A fundamental blockage to role playing in combats is partly as simple as just the difference between third-person view to first-person view.

Imagine your combat first as a top down map system like Warcraft style battles - compared to the same battle in a first person shooter mode where you are looking through the eyes of the character IN the situation.

After all that wall of text, that's the first recommendation to improving the fidelity of "theater of the mind" combat is to imagine and describe it through the eyes of the character on the battlefield, rather than the eyes of the player over the battlefield.

I am sure many GMs do this instinctively, but new GMs may not have run into this idea yet and Johnns comment in the video reminded me of this.

If you are having a hard time picturing how to do this, the example I've used many times in my personal RPG design is to picture space combat in two ways:
If you see the ships - you're looking third-person or "top down" - Star Trek encounters between Enterprise and Romulans or Klingons are generally pictured this way - you see the ships in relation to each other and the battlefield.
But... Star Trek also shows the first-person view as the scene cuts to the bridge of the Enterprise where you see the battle situation from the crew's perspective within the ship.

Many tabletop games included detailed chapters on how to run combats "third person" - and less than a paragraph (if any at all) about how to do the same combats in first person. So which one will players choose? The one they read in the rules they paid for - and with so much there to assimilate... it easily can create the blind spot around translating that to first person view.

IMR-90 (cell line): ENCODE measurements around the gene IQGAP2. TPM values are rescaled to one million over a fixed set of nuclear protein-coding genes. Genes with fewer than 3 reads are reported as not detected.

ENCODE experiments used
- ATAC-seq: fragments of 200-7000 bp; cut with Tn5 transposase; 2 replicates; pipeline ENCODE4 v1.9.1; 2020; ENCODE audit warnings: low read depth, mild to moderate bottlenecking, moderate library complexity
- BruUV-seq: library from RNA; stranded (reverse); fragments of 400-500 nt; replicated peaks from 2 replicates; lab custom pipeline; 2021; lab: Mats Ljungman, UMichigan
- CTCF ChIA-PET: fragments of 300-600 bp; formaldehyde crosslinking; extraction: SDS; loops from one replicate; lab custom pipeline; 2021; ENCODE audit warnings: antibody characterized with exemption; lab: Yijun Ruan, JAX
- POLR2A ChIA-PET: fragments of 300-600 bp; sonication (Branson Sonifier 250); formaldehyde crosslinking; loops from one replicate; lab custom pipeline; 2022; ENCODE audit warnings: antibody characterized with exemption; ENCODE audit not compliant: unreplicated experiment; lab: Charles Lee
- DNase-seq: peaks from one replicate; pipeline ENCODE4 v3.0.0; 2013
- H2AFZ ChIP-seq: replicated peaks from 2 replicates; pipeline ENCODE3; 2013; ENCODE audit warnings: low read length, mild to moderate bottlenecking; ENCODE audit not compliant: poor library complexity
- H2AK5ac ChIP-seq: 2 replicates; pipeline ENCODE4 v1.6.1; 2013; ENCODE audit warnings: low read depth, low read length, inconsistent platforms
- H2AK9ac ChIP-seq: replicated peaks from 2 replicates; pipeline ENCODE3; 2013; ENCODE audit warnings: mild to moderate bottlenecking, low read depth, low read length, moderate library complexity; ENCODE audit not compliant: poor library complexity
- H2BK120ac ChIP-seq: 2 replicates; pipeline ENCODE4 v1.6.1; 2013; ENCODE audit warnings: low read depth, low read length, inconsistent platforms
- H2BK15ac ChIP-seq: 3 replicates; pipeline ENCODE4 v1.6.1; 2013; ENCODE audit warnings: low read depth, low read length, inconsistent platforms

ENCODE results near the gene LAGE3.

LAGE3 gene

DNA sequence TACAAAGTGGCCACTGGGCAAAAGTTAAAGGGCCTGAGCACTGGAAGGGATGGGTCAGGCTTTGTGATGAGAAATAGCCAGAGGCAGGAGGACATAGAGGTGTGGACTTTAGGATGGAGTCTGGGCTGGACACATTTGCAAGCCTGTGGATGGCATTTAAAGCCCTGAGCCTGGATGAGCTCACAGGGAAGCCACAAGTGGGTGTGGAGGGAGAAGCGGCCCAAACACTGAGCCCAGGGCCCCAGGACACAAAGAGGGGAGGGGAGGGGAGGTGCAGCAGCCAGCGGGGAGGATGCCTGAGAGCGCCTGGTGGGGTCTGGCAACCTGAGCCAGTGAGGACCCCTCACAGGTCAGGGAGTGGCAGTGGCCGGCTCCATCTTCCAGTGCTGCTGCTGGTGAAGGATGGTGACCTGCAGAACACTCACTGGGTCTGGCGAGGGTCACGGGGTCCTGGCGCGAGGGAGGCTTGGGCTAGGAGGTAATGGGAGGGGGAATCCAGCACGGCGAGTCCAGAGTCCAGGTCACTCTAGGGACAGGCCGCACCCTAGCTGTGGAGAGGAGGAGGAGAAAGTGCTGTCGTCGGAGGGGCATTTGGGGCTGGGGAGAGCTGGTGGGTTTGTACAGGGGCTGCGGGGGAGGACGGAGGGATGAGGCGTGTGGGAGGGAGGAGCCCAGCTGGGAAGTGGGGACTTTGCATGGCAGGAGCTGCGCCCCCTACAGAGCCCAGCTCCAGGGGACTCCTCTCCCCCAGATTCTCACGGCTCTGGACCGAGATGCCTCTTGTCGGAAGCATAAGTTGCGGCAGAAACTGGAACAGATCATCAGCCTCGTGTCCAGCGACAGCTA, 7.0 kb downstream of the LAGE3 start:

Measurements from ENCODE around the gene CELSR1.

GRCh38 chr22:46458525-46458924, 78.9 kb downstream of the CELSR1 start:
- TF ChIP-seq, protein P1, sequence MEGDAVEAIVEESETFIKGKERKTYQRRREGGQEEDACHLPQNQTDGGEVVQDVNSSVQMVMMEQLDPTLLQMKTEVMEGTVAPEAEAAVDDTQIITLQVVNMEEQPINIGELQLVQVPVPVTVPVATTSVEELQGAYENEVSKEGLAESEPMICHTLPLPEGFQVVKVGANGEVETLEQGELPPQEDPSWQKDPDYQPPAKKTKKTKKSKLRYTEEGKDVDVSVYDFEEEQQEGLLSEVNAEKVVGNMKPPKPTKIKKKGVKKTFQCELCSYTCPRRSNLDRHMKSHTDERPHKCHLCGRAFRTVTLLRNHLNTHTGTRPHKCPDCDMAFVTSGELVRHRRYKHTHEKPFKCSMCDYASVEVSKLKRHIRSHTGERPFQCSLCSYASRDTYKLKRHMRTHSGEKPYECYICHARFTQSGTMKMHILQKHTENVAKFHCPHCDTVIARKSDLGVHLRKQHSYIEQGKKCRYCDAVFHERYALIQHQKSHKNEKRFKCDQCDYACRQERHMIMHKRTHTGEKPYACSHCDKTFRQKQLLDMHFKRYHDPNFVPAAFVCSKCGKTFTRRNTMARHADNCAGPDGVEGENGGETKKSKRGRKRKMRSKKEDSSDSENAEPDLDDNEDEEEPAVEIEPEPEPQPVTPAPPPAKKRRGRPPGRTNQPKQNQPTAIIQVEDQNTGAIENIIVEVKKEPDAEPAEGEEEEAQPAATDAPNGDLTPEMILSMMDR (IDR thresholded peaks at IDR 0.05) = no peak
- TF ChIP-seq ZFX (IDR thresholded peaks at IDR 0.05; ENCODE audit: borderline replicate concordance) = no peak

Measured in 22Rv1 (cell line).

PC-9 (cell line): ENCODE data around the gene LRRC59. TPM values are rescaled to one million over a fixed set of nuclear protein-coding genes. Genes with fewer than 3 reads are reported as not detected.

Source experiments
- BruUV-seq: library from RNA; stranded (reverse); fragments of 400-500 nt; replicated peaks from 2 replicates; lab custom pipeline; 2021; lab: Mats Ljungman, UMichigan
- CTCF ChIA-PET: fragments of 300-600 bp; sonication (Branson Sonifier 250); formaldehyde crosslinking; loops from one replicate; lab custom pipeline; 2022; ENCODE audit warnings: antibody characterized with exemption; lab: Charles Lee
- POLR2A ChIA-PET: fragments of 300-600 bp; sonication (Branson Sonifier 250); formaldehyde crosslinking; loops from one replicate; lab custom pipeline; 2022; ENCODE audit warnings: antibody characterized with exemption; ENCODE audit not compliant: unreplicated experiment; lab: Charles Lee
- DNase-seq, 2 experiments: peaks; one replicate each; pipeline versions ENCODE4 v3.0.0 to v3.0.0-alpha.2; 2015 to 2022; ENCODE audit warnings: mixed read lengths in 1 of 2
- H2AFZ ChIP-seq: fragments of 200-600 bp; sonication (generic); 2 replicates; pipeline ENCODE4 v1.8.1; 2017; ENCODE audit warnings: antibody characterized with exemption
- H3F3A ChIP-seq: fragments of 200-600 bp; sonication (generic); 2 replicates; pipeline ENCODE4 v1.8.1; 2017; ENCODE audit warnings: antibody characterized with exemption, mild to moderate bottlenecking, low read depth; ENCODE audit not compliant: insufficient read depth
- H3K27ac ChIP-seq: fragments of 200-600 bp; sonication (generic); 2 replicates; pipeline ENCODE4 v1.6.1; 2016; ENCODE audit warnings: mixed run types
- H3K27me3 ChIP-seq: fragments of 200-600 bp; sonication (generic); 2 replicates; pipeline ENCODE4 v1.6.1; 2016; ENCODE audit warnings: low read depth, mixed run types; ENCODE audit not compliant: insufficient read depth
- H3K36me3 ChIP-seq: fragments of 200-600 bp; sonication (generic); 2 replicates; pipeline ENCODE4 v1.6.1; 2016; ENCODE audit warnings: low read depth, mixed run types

As time permits, a fun experiment with your current favorite game system would be to go through the war game rules provided and for each part, ask yourself if its third-person or first person - and if its not first person - ask yourself how you would do that first person from the character's point of view.

You may find, like I did, that the combat system can be stripped back to simply armor choice, weapon choice, and combat skill roles described entirely in first person - doing a single skill roll or an opposed skill roll also makes for super fast combats and with it all first person it can be very dynamic.

Space combat becomes reporting everything through sensors checks and communication/miscommunication and results of effects of attacks rather than "ship moves here and faces there"
 

ExileInParadise

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PART TWO of above - split for post length limits:


I've been looking at the lines between abstraction and simulation - and the combat war game is heavily on the simulation side.

Snappy turns win.

Nothing about simulation is "snappy". Each rule adds another step or a check you are tempted to use leading to huge sets of things to do each player move...

I've mentioned an open system called Myriad before - it uses a thing called "Stunts and Quotes" to encourage more in-character storytelling during the cold mechanistic "combat round".

If the player describes their character's action in some gloriously over the top way - they are pulling a grandiose stunt and you just throw them a +1 entertainment bonus on whether it succeeds or not.

If it's a social combat encounter, such as the famous "battle of wits" in The Princess Bride ... then a particularly pithy response might earn the player a +1 quote bonus.

Many other game systems have similar ideas and I find they work well after a bit of prompting to get the table used to it.

I like to think of it as encouraging the showoffs to show off more... and every player type has some way they will step up and show off with their character if you can set it up for them.

Something like D20 is not the place to go theater of the mind - the page count devoted to maps and minis and wargaming and turn orders and all that would basically be thrown out.